It’s a small role, but Sahay really owns it, milking every line for humor and dimensionality. So when MTV Iggy interviewed him, we vaguely thought he would be this, like, funny cocky guy and we’d edit it down to the best 2-3 bits. We certainly had no idea it would turn out to be one of the most searching, intelligent, thought-provoking interviews I’ve seen in years.
We ended up cutting something like 14 segments because all of it was interesting. That’s a ridiculous number, by the way. No one’s ever gotten that much play. Six clips were aired while we try to figure out what to do with the rest. Continue reading →
Aman Ali and Bassam Tariq are taking a journey through New York City’s Muslim communities by visiting a different mosque in the city each night of the Ramadan month. They are documenting the experience in writing and with photos at 30 Mosques in 30 Days.
NYC has over a hundred mosques and the project offers an interesting peek at their diversity, their histories and the communities that gather at each place of worship. It has also caught the attention of TV, news and blogs, but Tariq’s mother wasn’t really into it at first.
“She was like, be careful, the FBI is going to follow you,” he recalls. “I said, ‘don’t worry, mom. Things have changed. We have a black president now. Things are going to get better.’” (NY1) (As it happens, the most recent update on their site notes that someone at a Bosnian mosque asked Tariq for his ID because of an “incident with the FBI.”)
Tariq also told TV network NY1, “sometimes we’re the only ones that are South Asian, and the place will be all Indonesian or all African American, and we’ll walk in and everyone will be very happy.” Continue reading →
Just a quick note for our loquacious readers (many of whom also enjoy blogging): the Asian American Action-fund blog is sponsoring an essay contest centered around the healthcare debate. Specifically, how do we fix our system? Given the number of healthcare professionals in the South Asian American community I am guessing there are a lot of thoughts out there. Have at it:
How can we fix our healthcare system so that everyone can get access to quality, affordable healthcare? Please share your thoughts and personal stories on why we need healthcare reform now (500 words or less).
HOW TO ENTER:
Send your entries to Richard Chen (rchen [at] aaa-fund.org).
But hurry! The deadline: Friday, September 25, 8 pm ET. [Link]
I think I will end up being one of the judges. Prizes are as follows
First Place: One Hundred Fifty Dollars ($150), 2 free tickets to the 2010 AAA-Fund Gala (a $200 value), and an exclusive invitation to become a featured AAA-Fund Blogger
Second Place: 2 free tickets to the 2010 AAA-Fund Gala (a $200 value), and an exclusive invitation to become a featured AAA-Fund Blogger
Third Place: Lunch with a AAA-Fund leader, and an exclusive invitation to become a featured AAA-Fund Blogger [Link]
Do not tell me you thought the Agarwalla brothers were the only brown in town on the Scrabble board! Witness Mehal Shah, he of the deceptively friendly face and evil Scrabble strategery. (H/T to my awesome webmistress, who sent me this link to an Ignite talk, which she got via mentalfloss. They rightly dub Mr. Shah “Jedi Master.” Because of his Jedi mind tricks.)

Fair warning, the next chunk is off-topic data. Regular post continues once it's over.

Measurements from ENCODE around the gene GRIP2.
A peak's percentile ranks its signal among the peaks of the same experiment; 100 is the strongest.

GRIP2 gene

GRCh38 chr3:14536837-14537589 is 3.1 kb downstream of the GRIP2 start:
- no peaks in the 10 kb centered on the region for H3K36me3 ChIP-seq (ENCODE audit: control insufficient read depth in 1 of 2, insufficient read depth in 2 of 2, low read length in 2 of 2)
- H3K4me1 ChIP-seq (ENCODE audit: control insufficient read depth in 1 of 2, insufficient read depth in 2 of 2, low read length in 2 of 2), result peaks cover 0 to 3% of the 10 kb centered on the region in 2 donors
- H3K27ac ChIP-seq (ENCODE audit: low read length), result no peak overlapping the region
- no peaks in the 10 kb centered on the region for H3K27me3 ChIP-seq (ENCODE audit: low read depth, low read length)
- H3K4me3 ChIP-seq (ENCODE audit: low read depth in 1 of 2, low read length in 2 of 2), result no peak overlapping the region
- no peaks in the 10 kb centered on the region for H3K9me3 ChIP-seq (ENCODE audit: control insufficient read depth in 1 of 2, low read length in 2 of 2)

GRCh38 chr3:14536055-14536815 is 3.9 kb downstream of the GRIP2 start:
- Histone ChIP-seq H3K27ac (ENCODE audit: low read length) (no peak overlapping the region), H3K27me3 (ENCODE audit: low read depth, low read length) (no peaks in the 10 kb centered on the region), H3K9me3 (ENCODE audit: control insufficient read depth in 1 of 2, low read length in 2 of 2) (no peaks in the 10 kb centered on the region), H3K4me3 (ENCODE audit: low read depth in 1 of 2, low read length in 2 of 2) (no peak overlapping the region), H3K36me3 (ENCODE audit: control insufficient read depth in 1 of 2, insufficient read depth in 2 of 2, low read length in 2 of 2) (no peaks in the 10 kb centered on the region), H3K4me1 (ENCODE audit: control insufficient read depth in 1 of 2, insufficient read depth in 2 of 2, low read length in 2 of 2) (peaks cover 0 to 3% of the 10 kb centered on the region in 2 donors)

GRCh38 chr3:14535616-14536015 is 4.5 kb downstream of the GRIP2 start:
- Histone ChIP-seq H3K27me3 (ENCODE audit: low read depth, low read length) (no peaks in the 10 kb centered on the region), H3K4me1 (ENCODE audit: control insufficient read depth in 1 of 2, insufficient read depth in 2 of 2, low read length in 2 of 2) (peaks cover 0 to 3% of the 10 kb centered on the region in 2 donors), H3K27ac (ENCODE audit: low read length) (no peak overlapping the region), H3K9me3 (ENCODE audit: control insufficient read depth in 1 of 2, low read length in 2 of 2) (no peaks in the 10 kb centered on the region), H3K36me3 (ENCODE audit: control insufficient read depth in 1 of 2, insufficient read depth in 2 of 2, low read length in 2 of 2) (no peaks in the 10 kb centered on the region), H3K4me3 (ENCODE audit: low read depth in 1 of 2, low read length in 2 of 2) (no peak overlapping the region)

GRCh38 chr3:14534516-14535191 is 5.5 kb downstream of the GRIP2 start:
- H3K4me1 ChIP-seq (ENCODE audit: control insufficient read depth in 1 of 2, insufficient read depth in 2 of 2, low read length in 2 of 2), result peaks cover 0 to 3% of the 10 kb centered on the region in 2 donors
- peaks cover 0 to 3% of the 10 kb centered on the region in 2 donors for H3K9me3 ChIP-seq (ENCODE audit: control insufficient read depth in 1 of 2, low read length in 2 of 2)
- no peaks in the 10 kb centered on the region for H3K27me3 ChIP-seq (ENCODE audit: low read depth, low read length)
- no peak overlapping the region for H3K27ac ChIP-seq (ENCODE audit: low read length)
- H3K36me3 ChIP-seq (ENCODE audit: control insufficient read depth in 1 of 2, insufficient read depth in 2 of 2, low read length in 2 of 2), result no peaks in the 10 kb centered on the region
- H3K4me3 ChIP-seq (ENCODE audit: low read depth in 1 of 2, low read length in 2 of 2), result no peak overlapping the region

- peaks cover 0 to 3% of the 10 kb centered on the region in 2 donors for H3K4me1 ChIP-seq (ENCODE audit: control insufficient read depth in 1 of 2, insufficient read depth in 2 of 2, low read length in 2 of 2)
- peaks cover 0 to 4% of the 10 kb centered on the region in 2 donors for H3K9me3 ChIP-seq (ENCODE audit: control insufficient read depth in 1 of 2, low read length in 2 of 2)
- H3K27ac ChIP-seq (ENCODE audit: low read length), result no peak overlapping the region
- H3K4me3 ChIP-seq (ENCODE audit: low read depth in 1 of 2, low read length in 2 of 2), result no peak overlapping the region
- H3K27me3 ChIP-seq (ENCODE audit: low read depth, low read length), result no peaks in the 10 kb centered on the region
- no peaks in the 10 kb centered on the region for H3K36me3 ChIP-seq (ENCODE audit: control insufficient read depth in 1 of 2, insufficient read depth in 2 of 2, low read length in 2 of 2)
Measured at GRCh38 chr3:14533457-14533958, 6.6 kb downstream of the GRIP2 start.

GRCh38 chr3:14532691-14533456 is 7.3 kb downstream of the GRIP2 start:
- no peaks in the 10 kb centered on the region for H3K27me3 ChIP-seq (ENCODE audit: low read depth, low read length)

Watching “Fighting Dirty in Scrabble: How To Beat Anyone, Anytime, Anywhere, and At Any Cost” will take only five minutes of your life! Your living room competition will never be the same! (This is an important note: these are not your Stefan Fatsis-level tips; these are for people who, like Shah, “love to play Scrabble and really, really hate losing.”)
What won’t he do? No cheating, no stealing tiles–but I’ve gotta laugh when I hear Shah talk about aggressively making up words. I haven’t forgotten that a certain British relative of mine made up T-R-A-X a few years ago when I wasn’t looking. (“It means… You know. Trax,” she said when I looked again.)
I will admit, I am part of the Scrabble Rabble. With the demise of Scrabulous, I took to Scrabble Beta over Lexulous, and I play “live” whenever time permits. (As fate would have it, this week I am teaching Margaret Atwood’s The Handmaid’s Tale to my contemporary political fiction class at the University of Michigan. Scrabble even makes a fateful appearance in that novel! It’s a good board game for some literary analysis.)
Now, how much of what Shah says is applicable beyond the board? I tremble in fear.
The rise of Mr. Allaberiyev, widely known as Tajik Jimmy, a migrant worker in a provincial Russian stockroom who delivers astonishing renditions of Bollywood musical numbers, is one more testament to the strange power of the Internet. A little more than a year after one of his performances was filmed by a co-worker with a cellphone and posted online, Mr. Allaberiyev cannot walk through a crowd in the Russian capital without being stopped by fans.nyt
I once had an older Vietnamese colleague sing me a Bollywood song, a remnant from her childhood of being raised in Vietnam before she escaped. I was stunned that Bollywood had reached so far in such a restrictive country. Seems like Bollywood to Russia took a similar path. Continue reading →